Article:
Whitehair’s resume steady and reliable offensive lineman with versatility speaks for itself. As does his ripe age in the middle of a championship window. He doesn’t have eye-popping statistics to glean upon, if only because offensive line statistics aren’t really a thing.
Whitehair is only now entering his physical prime after having not missed a game to this stage in his career. He’s always possessed underrated athleticism on reach and pull blocks that’s allowed the Bears to add a bit of a panache to their running game. And he’s a solid pass protector that’s settled in well with good enough fundamentals to help shut down some of the NFL’s premier interior defensive lineman like the Eagles’ Fletcher Cox and Rams’ Aaron Donald. The latter of which is the most impressive for Whitehair as the game of football shifts toward an interior pass rush focus. Offenses need guys that can hold the middle well, and Whitehair’s one of the best.
The one issue Whitehair has had is occasional lapses with snaps. But even that problem quickly dissipated last season after he became comfortable with his responsibility. He might be more of a natural guard, but he can flourish as a center as necessary.
It’s not likely you ever see Whitehair profile as this dominant interior offensive force for the Bears, and that’s okay. He’s a solid and consistently available player of whom can wear multiple hats. He’s not the cream of the crop like Kelce, but he’s comfortably in that respectable second tier of centers and other respective interior offensive linemen. He owns the Bears’ offensive line meeting room, much like Kreutz did, and does his job at a high level. You can do much worse at one of the least pretty positions.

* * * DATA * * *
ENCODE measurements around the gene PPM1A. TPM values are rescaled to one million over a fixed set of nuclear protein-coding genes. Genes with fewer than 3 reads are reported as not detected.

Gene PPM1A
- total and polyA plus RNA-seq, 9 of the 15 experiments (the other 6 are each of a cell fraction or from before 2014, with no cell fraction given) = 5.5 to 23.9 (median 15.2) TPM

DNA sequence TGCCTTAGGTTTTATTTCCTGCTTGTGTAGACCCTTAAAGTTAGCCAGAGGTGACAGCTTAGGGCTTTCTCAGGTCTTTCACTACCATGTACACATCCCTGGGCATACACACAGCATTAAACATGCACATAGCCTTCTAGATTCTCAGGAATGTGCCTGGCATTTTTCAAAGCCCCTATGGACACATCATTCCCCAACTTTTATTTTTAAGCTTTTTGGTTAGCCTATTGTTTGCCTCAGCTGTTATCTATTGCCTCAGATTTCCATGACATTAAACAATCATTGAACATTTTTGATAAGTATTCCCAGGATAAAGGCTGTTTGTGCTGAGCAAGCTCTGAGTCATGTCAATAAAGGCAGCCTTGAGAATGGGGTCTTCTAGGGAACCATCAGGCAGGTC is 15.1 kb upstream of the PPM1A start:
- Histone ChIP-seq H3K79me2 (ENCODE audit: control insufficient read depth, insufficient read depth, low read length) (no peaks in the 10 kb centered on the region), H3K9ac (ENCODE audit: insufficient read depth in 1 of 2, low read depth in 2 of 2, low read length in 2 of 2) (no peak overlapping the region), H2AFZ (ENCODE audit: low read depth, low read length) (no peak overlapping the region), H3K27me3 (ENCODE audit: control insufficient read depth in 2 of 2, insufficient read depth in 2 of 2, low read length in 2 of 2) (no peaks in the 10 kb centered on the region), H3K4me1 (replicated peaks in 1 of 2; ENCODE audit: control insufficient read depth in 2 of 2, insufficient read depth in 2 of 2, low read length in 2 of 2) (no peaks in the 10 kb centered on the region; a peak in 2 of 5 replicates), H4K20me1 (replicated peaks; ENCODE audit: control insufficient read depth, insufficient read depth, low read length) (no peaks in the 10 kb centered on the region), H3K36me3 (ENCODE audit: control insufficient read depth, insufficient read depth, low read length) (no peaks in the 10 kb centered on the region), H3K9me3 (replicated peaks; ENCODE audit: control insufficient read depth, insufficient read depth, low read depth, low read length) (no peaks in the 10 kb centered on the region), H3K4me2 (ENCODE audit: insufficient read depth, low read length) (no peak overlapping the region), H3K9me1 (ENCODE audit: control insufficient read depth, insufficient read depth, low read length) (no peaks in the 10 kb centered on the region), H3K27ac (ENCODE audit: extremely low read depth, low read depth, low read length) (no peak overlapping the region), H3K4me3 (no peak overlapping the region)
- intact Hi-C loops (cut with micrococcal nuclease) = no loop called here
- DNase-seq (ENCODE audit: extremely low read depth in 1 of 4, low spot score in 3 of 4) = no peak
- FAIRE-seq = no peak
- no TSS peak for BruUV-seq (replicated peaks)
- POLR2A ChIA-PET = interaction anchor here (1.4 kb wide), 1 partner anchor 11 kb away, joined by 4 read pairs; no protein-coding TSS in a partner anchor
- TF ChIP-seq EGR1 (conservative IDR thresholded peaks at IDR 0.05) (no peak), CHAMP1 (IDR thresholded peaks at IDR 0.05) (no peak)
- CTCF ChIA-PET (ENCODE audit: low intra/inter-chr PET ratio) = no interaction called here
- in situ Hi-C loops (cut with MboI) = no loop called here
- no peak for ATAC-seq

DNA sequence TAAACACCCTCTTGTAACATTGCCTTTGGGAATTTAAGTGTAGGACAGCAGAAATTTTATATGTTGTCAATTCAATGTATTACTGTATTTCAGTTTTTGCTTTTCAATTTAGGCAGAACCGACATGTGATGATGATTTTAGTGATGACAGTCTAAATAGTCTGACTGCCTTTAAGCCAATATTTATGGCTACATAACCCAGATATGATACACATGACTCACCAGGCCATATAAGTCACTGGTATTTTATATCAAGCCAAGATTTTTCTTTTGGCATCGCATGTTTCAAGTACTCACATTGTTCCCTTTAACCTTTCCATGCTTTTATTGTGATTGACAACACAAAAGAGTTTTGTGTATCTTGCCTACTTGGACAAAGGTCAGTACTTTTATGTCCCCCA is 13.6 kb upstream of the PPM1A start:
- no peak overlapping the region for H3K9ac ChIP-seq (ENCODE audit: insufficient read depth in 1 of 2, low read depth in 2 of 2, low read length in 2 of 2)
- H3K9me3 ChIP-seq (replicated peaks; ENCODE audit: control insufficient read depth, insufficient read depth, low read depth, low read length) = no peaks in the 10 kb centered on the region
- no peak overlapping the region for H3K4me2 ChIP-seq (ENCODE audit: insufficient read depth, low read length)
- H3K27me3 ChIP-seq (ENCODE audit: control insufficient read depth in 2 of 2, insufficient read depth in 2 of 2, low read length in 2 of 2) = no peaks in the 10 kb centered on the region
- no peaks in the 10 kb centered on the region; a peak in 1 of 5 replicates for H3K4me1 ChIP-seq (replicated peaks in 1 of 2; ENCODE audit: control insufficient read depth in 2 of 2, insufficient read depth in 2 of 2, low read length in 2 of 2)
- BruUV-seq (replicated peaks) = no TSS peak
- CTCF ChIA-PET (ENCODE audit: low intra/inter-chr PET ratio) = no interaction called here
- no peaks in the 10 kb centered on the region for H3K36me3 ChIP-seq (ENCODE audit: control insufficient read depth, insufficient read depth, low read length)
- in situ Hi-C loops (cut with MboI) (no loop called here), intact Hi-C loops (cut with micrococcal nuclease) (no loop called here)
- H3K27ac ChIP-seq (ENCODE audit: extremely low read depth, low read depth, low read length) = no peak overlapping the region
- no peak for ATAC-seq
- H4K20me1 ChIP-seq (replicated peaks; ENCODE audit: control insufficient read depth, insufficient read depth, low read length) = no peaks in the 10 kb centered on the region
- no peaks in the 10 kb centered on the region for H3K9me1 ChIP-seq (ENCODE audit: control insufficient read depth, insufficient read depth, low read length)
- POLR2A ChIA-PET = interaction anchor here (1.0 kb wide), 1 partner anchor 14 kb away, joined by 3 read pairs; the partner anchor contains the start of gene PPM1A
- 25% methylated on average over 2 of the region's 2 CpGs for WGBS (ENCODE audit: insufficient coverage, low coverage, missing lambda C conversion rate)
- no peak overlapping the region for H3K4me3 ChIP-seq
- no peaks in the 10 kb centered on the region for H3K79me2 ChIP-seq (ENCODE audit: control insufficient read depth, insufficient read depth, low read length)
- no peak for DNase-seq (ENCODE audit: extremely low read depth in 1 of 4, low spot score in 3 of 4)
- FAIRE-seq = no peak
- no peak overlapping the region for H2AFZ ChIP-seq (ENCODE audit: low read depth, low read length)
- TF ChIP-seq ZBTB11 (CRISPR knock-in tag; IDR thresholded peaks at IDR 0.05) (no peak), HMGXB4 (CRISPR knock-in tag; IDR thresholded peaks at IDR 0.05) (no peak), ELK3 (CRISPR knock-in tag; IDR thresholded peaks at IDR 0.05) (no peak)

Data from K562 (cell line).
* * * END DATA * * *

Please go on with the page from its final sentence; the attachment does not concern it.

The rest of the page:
What has to be considered with Whitehair’s imminent extension is how the Bears choose to classify him. If he’s a center in their eyes, they won’t have to break the bank as much. Whitehair’s party will fight that notion if the Bears commit him a position switch sometime soon. But seeing as how most of Whitehair’s resume, those 48 starts to be exact, is at center: He doesn’t have much personal leverage.
In this situation, one gets the sense the Bears reach a compromise with Whitehair. They won’t pay him like a newly extended guard, but they’ll sprinkle in a little more so as to appease one of the most crucial pieces of their locker room if he ends up making a transition. This puts us in the realm of a forecasted four-year, $48 million ($25 million guaranteed) for Whitehair. On an average annual value basis, that would make Whitehair the NFL’s highest-paid center. His guaranteed money would be third-most. But remember he straddles the line of center and guard. A total sum $48 million deal with almost half guaranteed puts Whitehair squarely in the rough top 10 among all guards in pay. It gives him the happy medium he’s likely seeking as the Bears perennially play around with his versatility.
A center is valuable to a team’s success, especially when he can feature in multiple spots. Whitehair has been a part of the Bears’ long-term future ever since a stellar rookie year. If you trust a guy like Whitehair to touch the ball every play without screwing it up as the Bears have, you should have enough faith in him to offer him the security he’s earned.
Robert is an editor, writer, and producer. Follow him on Twitter @RobertZeglinski.